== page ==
Park Hill Golf Course - Next Steps

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At least 100 acres of parks and open space, priority housing programs for existing residents, and much more

Review the draft recommendations now

The draft recommendations and maps are the result of a year and a half of work with the community surrounding the golf course and balancing many different perspectives and needs.

  • In 2021, the visioning process brought community members together in conversations that resulted in a set of eight shared priorities. Read the Prevailing Vision >
  • In early 2022, community engagement centered around multiple draft concepts that began to lay out how those shared priorities could be reflected on the site.
  • Through the community workshop in March 2022, ongoing meetings with the steering committee, and a series of Community Talks and one-on-one community navigator conversations, public feedback helped refine those initial draft concepts -- and helped craft these draft recommendations that will form the basis of the draft area plan.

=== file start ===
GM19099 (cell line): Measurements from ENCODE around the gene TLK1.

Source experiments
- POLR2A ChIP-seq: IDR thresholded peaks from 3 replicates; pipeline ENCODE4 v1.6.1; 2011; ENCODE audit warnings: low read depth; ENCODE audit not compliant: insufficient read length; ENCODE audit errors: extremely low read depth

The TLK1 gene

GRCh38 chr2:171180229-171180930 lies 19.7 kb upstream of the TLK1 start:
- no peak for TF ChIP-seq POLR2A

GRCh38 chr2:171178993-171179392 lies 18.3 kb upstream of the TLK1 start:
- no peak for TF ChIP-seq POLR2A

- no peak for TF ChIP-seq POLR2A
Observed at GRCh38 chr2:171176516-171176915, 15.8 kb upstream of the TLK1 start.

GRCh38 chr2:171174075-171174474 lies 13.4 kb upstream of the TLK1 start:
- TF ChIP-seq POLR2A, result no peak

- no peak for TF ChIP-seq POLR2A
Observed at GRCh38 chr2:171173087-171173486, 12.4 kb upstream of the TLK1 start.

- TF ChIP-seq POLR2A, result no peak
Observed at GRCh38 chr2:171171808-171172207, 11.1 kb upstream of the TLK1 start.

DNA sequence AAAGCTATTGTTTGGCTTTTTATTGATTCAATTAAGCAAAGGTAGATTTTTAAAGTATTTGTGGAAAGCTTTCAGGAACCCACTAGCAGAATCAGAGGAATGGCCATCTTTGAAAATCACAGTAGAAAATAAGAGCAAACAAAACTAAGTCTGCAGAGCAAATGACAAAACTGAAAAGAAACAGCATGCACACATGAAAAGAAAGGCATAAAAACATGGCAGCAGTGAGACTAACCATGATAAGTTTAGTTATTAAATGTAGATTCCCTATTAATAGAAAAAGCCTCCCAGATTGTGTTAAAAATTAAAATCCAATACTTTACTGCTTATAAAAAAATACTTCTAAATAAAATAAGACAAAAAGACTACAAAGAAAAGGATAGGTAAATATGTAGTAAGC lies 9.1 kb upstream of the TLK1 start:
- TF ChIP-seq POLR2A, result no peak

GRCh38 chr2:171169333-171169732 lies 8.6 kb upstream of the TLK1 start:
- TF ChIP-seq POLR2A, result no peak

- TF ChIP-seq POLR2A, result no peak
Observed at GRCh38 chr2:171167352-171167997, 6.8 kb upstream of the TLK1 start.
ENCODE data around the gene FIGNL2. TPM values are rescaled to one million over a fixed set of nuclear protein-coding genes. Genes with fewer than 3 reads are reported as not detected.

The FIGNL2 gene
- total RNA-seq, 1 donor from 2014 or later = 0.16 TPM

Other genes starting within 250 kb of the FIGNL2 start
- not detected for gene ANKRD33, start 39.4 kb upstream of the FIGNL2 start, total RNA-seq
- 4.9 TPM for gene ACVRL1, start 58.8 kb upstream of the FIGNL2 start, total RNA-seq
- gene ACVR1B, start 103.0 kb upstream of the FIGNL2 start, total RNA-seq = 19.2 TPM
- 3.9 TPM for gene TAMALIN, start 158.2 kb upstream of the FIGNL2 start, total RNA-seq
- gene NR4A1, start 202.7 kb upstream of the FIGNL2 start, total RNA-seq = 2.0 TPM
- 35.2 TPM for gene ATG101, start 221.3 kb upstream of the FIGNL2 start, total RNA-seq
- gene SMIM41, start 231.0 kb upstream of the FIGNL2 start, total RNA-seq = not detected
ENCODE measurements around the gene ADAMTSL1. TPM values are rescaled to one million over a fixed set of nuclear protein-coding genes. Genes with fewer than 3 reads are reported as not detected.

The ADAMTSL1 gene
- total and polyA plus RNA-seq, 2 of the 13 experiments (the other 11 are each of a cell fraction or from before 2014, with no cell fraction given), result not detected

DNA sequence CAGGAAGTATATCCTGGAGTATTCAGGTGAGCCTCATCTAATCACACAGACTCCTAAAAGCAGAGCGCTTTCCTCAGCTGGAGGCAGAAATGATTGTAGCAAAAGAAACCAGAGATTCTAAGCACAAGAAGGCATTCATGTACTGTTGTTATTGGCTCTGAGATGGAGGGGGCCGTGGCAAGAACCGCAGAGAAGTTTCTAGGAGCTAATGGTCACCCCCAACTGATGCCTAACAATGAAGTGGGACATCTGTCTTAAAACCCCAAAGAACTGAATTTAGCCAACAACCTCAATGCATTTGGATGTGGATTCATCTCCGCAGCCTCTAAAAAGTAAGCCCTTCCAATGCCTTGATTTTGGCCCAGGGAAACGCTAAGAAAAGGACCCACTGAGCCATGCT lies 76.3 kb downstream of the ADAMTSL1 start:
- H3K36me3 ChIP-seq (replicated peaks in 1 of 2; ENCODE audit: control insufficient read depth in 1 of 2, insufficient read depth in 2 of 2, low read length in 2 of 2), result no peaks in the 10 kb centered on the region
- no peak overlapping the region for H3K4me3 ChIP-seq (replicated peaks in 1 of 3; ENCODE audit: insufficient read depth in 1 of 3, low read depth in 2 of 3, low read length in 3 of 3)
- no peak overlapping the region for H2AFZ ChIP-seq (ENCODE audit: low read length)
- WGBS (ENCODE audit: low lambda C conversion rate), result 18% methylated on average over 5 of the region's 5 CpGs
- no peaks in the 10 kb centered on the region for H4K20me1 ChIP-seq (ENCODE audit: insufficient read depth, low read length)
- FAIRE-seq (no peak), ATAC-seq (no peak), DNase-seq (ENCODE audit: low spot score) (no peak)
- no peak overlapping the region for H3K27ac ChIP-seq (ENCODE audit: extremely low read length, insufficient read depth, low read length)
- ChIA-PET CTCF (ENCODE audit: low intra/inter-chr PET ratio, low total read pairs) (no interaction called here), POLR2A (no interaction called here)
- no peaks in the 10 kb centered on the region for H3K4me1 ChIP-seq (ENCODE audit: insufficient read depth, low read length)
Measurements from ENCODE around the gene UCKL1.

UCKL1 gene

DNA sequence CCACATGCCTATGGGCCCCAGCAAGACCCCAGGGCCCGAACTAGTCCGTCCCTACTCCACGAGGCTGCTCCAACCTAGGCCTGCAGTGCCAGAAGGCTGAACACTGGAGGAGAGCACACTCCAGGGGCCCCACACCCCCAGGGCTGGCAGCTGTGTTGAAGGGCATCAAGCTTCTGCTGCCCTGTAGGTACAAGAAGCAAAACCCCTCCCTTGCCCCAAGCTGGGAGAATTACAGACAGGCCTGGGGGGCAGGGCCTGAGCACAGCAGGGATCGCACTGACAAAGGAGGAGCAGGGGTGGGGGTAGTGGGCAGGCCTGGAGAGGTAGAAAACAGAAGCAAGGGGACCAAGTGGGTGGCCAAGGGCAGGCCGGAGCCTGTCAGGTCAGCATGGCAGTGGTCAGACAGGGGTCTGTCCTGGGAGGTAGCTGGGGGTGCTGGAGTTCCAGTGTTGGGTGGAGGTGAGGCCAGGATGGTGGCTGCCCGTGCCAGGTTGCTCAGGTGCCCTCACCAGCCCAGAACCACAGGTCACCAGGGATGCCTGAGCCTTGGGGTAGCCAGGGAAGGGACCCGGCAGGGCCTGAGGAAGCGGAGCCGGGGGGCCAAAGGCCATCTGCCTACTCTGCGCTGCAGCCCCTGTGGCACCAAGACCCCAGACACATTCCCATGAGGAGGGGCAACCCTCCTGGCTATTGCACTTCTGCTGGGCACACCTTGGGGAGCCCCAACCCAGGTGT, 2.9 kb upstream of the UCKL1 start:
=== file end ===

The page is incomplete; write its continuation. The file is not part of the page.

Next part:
How to weigh in

Mobility Board The draft recommendations are presented in six categories:

  • Quality of Life, which includes parks and open space recommendations
  • Housing
  • Economy
  • Mobility
  • Design Quality
  • and Land Use

For each category, there is a 1- or 2-page PDF download that details the recommendations in that category, with photos and maps to help illustrate the recommendations where needed.

Each category also has a brief survey. Please use the surveys to share your thoughts on the individual recommendations. Surveys will remain open through July 7.

Join the Online Open House now

What's next

Your input will be used to strengthen and revise the recommendations. Updated drafts will be available for a second round of review as part of a community review of the draft area plan later this summer. Feedback submitted will be shared after the online open house closes on July 7.

 


Planning Process and Community Participation

As we build on the prevailing vision for the Park Hill Golf Course site, the process to create a coordinated park framework and area plan will align with the steps in our model for neighborhood planning:

  • Understand the area